Campfire 20: The Sparks

For the autumn/fall return of the WXO Campfires and our 20th edition, we knew we had to start with something meaningful to the experience community. And what’s more important than immersive. It’s a sector taking off. There’s the Immersive Experience Institute in the US, the Immersive Entertainment Network in the UK, and in France, the Association Française des Artistes de l’Immersif.

But what do we mean by immersive? How can we make sure consumers and clients understand what we mean by it? And how on earth can we separate the buzz from the BS?

We think the answer might be in developing either a scale or categories for immersion. (Spoiler alert: we’re working on something similar for the Experience Economy at large, which we’ll keep you posted about when it’s ready.) So we decided to ask our Campfire to weigh in on how they define immersion – and how we might collectively create the tools to help others understand it, too.

To set the flames alight, we asked immersive pioneers Noah Nelson, Stephanie Riggs and Maël Magat to share some Firestarter talks on how they approach the term, diving into psychology, pillars and audience participation along the way. Read what they had to say in Campfire 20: The Immersive Firestarter.

And here are some key takeaways from the engaging and – can we say this? – immersive discussion that ensued.

Immersion = flow

Immersive flow at TeamLab. Photo by Unsplash

Is immersion the same as flow – and how important is it in contributing to our happiness?

According to experience design author and professor Ben Hunnicutt, the answer is yes – and very.

“Engagement is another word for immersion. And one of the empirical discoveries about human happiness is engagement, or immersion, or flow. Csikszentmihalyi talks about flow or diversion as one of the elements of human happiness.”

Ben Hunnicutt

Immersion requires physical transportation through the senses

Swamp Motel’s Ralph Barker spoke of ‘transportation’. Photo courtesy of Swamp Motel

In his Firestarter talk, Nelson pointed out that reading a book could be described as immersive – but truly immersive work occurs when this effect has been designed. This could mean designing for all the senses to immerse the audience both physically and mentally.

“Immersion should be about how my physicality gets designed around or is placed within the work or the experience. What would turn a concert into an immersive experience for example, is how the concert hall is built, how I’m walking through it, where I’m running into people, if there’s a design around the orchestra, and so on.”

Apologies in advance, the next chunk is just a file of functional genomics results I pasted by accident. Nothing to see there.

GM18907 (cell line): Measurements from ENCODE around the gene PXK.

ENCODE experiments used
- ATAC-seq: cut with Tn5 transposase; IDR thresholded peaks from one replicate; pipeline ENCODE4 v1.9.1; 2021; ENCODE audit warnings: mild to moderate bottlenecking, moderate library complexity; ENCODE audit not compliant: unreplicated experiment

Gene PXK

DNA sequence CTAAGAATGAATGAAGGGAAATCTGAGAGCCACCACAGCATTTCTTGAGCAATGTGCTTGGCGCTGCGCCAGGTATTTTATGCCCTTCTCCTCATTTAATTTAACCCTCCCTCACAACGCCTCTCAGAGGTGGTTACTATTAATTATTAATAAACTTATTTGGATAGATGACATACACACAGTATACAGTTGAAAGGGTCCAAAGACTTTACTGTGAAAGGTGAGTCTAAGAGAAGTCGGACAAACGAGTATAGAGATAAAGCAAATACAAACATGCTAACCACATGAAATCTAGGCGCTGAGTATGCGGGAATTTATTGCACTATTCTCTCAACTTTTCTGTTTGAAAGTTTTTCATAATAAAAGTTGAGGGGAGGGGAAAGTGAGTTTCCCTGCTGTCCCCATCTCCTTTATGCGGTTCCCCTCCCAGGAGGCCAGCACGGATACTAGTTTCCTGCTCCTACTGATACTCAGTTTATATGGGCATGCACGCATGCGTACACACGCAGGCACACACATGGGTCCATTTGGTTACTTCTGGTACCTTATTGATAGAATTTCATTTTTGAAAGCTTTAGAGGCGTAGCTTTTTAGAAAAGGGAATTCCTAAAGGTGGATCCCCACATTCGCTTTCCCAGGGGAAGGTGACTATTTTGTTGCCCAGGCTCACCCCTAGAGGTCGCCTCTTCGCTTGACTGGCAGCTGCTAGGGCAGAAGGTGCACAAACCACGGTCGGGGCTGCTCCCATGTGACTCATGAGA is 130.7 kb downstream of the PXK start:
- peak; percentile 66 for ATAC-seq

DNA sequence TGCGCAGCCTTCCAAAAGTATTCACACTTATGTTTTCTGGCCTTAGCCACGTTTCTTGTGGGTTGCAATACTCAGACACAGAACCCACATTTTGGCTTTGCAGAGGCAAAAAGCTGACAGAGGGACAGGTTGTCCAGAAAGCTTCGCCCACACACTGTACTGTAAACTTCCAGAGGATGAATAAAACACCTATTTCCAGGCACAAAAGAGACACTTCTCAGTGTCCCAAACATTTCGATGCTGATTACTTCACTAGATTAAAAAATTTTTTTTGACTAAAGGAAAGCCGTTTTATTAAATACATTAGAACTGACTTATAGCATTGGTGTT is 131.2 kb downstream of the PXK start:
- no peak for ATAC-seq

Julian Rad

(Sidenote: Meow Wolf’s Convergence Station contains a stage for live performances which is likley to offer more immersive music-based experiences. It’s called the Perplexiplex.)

Meow Wolf’s Perplexiplex. Photo courtesy of Meow Wolf

By this reading, VR falls just short of being truly immersive, as it’s primarily digital and doesn’t require your physicality being placed into an environment. However, Swamp Motel’s Ralph Barker pointed out that if VR is combined with sensory stimulation:

“VR can transport you, as you can then respond to your physicality through your sensory engagement. That’s when it gets to the convergence stage. That’s your physical senses being pumped up to 11.”

Ralph Barker

(Sidenote: read Will Storr’s The Science Of Storytelling for the neuroscience view that would suggest, strongly, that VR can be immersive. In short, if your brain believes you’re there, you’re there. We’re not saying this is the final answer though. But we believe in a multiplicity of views. )

Interactivity is only a tool in the immersive toolbox

Sleepy Hollow Pop Up Bar Experience. Photo by Sculpteurs de Rêves

Julia Ritter, in her book Tandem Dances, looks at how dance and choreography relate to immersive. She believes that a lot of what happens in immersive theatre is actually choreography. The material of the choreography is the audience, who are choreographed through the spaces in a “tandem dance”. 

“When people register an immersive experience in our database, we ask them to set what level of interactivity it has, because that is one of our key signs.”

Noah Nelson

Similarly, there’s a difference between sculpture and immersive art. Barker uses the example of a Michaelangelo sculpture versus a Christo and Jeanne-Claude wrapped artwork. For the latter, the way the audience comes together to make the event changes – and perhaps creates – its meaning.

So if immersion means putting your audience on the same level as the work itself – as Nelson stated in his Firestarter talk – does this mean that immersive always has to mean interactive?